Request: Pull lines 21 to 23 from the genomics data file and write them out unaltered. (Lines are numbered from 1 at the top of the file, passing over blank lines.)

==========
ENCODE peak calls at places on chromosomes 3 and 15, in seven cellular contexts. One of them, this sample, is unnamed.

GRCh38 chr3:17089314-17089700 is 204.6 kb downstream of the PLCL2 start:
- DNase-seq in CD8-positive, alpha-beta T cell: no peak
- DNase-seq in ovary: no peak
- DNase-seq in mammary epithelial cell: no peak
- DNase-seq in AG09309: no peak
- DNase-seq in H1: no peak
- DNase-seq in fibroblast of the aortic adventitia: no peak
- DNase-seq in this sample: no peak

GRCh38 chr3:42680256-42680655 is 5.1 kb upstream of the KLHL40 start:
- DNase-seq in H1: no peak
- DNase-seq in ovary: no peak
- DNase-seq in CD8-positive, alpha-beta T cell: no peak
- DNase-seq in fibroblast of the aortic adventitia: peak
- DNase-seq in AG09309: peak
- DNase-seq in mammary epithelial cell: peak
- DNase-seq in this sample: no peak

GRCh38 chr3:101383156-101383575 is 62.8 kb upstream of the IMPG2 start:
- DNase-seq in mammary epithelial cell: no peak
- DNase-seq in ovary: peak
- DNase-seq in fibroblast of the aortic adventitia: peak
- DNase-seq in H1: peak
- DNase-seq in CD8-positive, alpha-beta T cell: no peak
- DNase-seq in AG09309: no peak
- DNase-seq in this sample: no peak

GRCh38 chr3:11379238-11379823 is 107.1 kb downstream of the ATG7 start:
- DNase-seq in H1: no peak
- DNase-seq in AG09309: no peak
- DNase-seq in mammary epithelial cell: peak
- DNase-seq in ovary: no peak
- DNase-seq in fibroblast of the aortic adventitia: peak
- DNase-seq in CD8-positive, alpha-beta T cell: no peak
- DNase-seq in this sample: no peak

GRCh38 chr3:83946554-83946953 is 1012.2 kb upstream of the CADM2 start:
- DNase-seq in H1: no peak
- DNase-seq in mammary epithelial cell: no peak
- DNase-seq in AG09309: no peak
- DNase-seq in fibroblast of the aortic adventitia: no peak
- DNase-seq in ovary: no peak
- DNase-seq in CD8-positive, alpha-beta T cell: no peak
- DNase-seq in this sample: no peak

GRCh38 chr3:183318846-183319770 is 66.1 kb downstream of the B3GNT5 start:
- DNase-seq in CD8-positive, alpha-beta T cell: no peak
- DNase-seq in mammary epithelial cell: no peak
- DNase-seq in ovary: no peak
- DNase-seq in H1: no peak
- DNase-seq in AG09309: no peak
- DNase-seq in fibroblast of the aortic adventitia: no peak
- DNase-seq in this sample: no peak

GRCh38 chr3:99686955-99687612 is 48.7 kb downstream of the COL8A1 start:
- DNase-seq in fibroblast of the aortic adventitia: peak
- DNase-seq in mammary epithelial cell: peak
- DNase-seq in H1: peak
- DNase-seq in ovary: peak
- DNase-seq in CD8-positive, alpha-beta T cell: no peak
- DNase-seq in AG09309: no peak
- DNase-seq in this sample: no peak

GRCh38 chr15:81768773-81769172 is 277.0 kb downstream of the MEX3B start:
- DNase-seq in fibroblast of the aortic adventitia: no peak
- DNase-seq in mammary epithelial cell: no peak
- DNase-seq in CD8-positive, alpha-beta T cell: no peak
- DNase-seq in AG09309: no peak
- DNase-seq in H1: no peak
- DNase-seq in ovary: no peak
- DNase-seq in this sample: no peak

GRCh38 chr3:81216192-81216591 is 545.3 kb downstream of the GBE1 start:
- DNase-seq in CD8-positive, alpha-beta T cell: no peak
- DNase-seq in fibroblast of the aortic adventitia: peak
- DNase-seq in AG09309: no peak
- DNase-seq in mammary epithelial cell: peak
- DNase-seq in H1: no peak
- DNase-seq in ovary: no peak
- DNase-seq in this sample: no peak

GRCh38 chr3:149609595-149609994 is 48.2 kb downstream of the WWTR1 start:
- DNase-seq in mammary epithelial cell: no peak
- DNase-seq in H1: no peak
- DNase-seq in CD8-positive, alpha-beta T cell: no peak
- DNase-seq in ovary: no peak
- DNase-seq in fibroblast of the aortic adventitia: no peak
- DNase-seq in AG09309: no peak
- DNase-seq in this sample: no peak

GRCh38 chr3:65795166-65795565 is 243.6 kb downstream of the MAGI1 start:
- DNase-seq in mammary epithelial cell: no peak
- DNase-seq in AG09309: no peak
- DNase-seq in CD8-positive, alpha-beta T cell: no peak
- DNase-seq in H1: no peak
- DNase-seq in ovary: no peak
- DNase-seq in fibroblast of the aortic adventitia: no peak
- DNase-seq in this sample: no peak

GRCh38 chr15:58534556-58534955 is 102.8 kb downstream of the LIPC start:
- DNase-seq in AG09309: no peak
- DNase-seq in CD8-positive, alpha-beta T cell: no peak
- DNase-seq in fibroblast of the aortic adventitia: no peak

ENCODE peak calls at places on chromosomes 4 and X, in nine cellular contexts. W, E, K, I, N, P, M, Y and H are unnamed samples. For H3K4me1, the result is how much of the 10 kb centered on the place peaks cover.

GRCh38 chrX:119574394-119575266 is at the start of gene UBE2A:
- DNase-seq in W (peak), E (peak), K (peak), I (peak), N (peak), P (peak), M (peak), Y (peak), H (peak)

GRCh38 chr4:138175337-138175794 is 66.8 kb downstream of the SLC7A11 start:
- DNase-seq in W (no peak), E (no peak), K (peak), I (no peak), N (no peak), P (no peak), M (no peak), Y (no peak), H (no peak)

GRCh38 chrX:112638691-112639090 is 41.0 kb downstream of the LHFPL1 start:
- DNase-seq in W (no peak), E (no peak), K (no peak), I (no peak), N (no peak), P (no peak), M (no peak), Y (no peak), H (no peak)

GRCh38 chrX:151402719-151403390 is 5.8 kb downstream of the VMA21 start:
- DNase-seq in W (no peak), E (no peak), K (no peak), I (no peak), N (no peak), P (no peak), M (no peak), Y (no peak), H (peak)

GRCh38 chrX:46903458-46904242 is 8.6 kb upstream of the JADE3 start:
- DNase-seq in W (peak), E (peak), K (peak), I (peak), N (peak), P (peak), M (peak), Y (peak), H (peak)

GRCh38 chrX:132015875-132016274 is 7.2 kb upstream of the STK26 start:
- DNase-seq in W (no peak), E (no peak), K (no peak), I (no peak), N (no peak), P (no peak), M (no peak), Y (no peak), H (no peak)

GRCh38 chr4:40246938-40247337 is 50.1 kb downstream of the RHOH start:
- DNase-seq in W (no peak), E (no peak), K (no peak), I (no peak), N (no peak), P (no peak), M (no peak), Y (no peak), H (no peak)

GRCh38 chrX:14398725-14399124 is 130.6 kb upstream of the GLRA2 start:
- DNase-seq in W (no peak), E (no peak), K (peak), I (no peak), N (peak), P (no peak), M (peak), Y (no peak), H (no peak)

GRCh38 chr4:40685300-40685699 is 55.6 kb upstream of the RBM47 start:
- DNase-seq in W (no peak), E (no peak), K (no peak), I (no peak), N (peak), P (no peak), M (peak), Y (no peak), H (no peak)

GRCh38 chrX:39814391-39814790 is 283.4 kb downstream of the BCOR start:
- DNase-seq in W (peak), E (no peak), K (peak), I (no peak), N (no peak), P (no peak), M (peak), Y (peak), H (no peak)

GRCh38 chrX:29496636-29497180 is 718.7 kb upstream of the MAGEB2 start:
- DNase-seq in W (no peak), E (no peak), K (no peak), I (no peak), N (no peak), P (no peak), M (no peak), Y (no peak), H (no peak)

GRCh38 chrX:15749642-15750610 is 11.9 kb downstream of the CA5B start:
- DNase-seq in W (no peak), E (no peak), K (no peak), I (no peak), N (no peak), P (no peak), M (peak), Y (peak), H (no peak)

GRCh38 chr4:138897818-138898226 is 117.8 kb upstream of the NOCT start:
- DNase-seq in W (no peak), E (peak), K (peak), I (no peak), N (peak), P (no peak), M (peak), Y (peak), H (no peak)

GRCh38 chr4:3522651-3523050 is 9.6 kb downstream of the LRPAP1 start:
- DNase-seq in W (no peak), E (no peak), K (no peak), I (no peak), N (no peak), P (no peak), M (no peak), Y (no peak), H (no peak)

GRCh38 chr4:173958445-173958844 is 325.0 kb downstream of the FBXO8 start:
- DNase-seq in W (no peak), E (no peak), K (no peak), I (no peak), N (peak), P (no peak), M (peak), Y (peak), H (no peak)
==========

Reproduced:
- DNase-seq in fibroblast of the aortic adventitia: peak
- DNase-seq in H1: peak
- DNase-seq in CD8-positive, alpha-beta T cell: no peak